Caring for Elderly Parents

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Caring for Elderly Parents

It’s difficult for anyone to admit physical or mental signs of aging. For those of us caring for elderly parents, it can be equally as difficult to discuss their aging process, especially when you suspect there may be possible diminished mental capacity. The decline of a parent’s mental or physical health requires family members to become more involved, and parents can be hesitant to admit any problems or that they may need assistance. Learning about your parent’s legal and financial affairs, and understanding their future desires and needs can help put a plan in place and make everyone feel comfortable when incapacitation or illness strikes.

Warning signs of diminished mental capacity in financial decision making include trouble with simple math problems, difficulty paying bills or making irrational purchases. Older people with diminished mental or physical capacity can be easy targets for financial elder abuse, which can occur when someone takes advantage of an elderly person to gain access to their financial or physical assets. Warning signs for elder financial abuse include reluctance to discuss financial matters, unusual account withdrawals or wire transfers, shifts in investments or items missing from the home.

With incidents of dementia, Alzheimer’s and Parkinson’s on the rise, these diseases present challenges when making financial or legal decisions, or planning for healthcare decisions. Before you start to notice any diminished mental capacity, it is important to talk to your parents about what they want their life to look like and what resources are available to you both. There are a few things you should discuss and/or make sure are in place for you and your parents:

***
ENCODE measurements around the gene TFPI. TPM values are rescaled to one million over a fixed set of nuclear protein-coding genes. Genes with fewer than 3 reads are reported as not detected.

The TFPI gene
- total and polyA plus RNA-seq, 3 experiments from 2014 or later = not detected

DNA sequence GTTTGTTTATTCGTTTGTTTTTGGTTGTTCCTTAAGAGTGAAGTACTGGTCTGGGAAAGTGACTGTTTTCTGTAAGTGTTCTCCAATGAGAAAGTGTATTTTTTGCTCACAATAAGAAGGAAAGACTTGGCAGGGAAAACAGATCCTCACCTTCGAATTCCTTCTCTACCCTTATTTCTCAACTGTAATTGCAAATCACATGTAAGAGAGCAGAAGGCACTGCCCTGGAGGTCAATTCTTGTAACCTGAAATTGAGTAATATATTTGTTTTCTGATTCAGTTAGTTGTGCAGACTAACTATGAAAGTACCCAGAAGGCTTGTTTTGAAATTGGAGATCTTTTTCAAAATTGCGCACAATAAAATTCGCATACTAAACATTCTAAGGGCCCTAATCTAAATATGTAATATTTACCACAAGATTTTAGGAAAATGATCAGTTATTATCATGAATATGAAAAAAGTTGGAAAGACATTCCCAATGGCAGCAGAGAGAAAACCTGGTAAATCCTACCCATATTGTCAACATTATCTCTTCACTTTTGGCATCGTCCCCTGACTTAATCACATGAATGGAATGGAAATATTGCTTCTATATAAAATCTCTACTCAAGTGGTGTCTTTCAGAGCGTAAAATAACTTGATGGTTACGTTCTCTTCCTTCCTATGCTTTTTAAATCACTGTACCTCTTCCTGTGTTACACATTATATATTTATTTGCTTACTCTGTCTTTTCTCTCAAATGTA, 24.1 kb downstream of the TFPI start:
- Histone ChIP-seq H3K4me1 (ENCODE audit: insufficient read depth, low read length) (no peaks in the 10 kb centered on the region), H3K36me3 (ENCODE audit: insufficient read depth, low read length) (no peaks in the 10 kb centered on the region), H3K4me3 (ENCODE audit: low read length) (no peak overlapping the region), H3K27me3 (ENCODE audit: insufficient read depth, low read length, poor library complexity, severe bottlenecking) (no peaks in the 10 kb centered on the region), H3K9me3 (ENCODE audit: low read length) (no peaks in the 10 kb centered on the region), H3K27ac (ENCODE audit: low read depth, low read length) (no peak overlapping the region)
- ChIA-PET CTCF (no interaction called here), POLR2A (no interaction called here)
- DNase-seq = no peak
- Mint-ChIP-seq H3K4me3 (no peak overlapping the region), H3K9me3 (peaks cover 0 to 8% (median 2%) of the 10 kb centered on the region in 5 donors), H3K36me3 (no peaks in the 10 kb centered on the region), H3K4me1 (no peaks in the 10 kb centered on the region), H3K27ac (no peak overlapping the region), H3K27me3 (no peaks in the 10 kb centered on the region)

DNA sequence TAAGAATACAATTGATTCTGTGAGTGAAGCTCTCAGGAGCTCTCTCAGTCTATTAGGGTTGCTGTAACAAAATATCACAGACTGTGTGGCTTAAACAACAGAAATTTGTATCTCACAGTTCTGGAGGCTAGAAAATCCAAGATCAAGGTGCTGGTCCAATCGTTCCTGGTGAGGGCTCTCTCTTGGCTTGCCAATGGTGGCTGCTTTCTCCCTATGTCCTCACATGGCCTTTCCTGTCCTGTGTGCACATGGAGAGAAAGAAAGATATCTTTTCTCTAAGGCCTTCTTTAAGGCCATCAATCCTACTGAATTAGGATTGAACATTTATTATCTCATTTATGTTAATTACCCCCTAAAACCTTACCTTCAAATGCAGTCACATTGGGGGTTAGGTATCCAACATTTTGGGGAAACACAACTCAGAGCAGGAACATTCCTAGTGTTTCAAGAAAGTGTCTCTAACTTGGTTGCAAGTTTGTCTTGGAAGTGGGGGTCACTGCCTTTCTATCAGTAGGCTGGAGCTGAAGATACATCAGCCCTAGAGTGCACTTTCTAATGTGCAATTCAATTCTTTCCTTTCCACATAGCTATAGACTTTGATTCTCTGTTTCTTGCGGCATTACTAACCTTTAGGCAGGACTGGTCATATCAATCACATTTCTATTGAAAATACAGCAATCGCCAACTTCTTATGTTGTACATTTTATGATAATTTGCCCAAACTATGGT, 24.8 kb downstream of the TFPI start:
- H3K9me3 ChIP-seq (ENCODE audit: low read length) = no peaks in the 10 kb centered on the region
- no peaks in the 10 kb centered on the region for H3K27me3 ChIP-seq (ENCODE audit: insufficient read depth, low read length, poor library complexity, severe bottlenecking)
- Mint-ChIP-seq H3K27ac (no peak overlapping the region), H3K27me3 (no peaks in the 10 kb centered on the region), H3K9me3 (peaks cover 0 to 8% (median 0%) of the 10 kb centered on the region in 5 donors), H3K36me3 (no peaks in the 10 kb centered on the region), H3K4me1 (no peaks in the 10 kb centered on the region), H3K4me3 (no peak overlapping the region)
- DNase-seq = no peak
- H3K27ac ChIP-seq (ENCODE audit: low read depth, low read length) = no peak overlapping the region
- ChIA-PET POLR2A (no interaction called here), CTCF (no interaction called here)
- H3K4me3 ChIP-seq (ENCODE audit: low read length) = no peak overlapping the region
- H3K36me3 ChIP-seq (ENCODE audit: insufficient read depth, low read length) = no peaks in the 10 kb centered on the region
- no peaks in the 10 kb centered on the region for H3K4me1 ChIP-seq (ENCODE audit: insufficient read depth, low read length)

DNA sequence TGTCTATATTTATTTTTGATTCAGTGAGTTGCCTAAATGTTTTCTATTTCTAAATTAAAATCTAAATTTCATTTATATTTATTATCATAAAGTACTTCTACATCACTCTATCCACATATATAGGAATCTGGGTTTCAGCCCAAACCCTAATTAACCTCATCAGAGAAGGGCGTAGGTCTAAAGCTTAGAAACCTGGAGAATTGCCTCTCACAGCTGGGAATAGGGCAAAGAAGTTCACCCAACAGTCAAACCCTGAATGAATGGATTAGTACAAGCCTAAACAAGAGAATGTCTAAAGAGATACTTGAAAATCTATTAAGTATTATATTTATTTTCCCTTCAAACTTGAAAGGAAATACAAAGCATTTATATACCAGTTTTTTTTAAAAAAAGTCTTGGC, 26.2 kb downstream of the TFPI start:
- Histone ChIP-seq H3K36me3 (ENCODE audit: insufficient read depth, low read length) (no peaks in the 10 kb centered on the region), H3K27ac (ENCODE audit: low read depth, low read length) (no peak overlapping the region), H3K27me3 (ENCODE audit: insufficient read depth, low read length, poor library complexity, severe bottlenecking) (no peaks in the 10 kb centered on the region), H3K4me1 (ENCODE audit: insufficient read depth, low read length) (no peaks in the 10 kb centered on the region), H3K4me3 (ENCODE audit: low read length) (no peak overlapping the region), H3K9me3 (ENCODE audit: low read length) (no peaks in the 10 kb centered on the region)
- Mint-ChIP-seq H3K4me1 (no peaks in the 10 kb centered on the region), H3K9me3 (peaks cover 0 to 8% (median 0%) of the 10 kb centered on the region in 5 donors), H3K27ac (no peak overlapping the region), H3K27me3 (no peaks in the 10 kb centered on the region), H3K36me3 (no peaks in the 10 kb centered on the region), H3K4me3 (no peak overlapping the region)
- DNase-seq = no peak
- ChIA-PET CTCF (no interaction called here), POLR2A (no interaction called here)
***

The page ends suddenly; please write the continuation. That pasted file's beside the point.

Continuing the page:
• Locate financial documents for your parents and ensure they are in a secure location – documents like birth and marriage certificates, tax returns, bank and investment statements, insurance policies, list of contacts for financial and legal professionals, deed/title to home and vehicles, trusts, wills and powers of attorney
  • Proactively discuss the variety of housing options and care in case of possible diminished capacity – senior living community, assisted living facility, in-home care or nursing home
  • Proactively discuss difficult issues like going to the doctor and driving, when diminished capacity may become an issue
  • Ensure they have crucial legal documents like power of attorney (allows an individual to make legal and healthcare decisions for another person), advanced directive (wishes for end of life care) and trust and/or will (estate planning document to show where assets go upon death)

Planning early and comprehensively can ease a difficult subject matter for parents and children so that everyone can live comfortably and have peace of mind. For resources on this subject and to learn more, please visit www.caregiving.org or www.eldercare.gov.

Disclaimer: Callan Capital does not provide individual tax or legal advice, nor does it provide financing services. Clients should review planned financial transactions and wealth transfer strategies with their own tax and legal advisors. Callan Capital outsources to lending and financial institutions that directly provide our clients with, securities based financing, residential and commercial financing and cash management services. For more information, please refer to our most recent Form ADV Part 2A which may be found at www.adviserinfo.sec.gov.

By | 2017-09-14T16:00:37+00:00 September 14th, 2017|Financial Planning|

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